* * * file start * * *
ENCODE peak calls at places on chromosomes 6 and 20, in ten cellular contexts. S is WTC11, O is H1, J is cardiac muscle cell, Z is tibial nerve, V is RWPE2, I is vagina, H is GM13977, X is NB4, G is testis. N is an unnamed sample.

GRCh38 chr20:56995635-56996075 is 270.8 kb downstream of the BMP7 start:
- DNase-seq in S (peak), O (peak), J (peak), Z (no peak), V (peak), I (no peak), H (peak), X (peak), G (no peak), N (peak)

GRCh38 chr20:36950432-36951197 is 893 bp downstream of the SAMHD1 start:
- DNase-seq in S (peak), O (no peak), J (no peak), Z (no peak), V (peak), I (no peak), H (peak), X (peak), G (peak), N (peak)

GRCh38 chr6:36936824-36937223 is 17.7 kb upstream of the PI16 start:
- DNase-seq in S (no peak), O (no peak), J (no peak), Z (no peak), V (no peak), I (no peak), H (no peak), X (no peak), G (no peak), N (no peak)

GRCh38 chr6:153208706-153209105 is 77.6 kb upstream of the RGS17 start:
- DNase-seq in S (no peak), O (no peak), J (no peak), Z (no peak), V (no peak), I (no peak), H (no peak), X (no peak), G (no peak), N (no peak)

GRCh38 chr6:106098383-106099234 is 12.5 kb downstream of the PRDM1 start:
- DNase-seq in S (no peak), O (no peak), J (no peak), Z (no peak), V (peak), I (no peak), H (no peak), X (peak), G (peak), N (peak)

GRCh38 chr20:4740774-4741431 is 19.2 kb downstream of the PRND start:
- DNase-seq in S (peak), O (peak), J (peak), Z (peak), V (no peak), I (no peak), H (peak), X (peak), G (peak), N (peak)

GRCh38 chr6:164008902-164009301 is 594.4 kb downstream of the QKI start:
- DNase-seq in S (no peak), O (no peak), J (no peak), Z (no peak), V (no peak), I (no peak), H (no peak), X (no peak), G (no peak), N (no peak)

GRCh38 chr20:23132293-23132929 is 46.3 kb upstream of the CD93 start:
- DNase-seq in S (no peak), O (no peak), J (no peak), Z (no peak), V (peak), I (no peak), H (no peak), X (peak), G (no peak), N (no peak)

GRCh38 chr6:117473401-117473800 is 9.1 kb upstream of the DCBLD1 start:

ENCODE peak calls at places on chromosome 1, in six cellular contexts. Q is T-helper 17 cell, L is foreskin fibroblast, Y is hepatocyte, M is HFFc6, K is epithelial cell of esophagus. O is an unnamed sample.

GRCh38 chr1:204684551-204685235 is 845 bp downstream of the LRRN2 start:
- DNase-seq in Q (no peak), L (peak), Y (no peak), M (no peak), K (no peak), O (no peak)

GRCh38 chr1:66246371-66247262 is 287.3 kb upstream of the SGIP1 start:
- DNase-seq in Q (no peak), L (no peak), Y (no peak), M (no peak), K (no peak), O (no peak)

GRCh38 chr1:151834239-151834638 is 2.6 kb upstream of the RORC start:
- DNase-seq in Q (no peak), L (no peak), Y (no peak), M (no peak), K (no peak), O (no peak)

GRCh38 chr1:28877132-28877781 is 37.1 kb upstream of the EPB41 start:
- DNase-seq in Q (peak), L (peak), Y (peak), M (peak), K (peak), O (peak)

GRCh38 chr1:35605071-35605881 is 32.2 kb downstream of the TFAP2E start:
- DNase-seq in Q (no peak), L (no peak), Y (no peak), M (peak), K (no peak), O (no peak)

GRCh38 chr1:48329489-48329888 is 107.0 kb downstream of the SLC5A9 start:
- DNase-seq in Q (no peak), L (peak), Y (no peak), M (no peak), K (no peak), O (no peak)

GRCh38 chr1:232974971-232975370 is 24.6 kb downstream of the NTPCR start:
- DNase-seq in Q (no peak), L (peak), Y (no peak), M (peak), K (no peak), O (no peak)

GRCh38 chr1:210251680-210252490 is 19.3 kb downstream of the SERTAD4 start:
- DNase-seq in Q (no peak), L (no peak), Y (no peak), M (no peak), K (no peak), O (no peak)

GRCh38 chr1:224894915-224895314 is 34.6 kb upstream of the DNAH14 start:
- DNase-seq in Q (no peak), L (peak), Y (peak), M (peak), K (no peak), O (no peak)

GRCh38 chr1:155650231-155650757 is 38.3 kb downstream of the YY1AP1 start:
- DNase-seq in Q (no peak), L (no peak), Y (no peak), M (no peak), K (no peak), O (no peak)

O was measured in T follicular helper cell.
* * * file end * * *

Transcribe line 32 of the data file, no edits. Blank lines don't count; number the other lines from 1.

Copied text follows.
GRCh38 chr1:232974971-232975370 is 24.6 kb downstream of the NTPCR start: